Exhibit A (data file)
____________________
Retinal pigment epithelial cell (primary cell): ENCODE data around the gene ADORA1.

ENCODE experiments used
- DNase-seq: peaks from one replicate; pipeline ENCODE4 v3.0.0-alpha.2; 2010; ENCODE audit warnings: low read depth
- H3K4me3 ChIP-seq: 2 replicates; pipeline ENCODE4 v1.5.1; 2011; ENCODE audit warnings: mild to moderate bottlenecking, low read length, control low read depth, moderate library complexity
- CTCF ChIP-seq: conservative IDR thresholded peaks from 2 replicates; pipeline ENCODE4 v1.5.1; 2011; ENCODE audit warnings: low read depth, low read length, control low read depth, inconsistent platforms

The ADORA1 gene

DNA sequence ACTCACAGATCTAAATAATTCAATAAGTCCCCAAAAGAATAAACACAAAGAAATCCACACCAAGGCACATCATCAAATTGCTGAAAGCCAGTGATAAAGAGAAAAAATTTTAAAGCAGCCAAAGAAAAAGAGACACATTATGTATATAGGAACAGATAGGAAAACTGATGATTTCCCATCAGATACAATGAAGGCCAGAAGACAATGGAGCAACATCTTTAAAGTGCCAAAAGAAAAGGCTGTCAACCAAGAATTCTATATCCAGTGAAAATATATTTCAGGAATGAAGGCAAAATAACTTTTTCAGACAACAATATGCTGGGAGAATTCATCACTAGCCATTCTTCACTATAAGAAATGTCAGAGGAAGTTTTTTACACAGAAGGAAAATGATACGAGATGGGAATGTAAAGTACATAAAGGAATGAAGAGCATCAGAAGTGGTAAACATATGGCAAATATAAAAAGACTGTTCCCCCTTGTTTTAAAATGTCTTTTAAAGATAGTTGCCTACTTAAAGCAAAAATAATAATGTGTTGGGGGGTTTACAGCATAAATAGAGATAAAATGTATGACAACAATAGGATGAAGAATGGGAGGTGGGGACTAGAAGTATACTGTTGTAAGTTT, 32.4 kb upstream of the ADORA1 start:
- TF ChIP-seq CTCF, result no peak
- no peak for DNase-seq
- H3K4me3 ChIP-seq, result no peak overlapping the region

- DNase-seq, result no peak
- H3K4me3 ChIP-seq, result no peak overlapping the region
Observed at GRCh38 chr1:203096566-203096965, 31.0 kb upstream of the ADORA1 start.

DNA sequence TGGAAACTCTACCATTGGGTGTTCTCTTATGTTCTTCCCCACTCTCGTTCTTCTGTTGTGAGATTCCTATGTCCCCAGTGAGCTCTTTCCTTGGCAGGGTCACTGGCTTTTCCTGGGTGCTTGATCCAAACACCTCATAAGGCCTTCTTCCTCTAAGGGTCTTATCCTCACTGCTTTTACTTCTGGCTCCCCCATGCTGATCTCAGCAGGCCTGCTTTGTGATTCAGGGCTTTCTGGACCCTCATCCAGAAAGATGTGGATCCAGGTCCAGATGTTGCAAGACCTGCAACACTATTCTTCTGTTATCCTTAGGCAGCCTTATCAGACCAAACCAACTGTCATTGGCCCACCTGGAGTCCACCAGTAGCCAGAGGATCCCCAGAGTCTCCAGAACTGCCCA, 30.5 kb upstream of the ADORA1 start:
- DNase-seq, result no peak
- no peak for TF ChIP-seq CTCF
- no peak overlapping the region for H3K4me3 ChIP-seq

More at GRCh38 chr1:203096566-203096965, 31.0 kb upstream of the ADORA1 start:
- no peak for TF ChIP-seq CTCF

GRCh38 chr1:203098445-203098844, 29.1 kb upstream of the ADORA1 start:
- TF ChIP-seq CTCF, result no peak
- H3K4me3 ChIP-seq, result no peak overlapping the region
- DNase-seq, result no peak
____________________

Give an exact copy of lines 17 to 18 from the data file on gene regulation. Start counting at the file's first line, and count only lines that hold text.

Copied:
- no peak overlapping the region for H3K4me3 ChIP-seq

More at GRCh38 chr1:203096566-203096965, 31.0 kb upstream of the ADORA1 start: